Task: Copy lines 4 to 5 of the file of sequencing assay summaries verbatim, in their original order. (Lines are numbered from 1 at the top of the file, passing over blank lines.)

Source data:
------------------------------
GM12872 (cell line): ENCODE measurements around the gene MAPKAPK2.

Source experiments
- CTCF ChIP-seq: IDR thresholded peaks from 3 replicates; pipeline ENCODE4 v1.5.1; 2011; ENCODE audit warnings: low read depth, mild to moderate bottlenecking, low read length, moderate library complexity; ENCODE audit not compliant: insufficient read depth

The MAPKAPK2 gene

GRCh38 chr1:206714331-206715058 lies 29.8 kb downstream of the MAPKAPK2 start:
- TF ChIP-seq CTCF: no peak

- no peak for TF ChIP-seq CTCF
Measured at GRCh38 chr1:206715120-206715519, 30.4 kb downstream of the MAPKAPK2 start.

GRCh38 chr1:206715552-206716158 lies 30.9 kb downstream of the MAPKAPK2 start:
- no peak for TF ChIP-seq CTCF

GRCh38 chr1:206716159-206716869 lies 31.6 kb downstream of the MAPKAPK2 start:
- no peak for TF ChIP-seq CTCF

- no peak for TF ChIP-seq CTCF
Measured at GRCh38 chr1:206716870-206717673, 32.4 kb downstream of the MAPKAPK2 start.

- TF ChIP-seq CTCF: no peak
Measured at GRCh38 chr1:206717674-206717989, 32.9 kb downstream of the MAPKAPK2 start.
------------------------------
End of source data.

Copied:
The MAPKAPK2 gene

GRCh38 chr1:206714331-206715058 lies 29.8 kb downstream of the MAPKAPK2 start: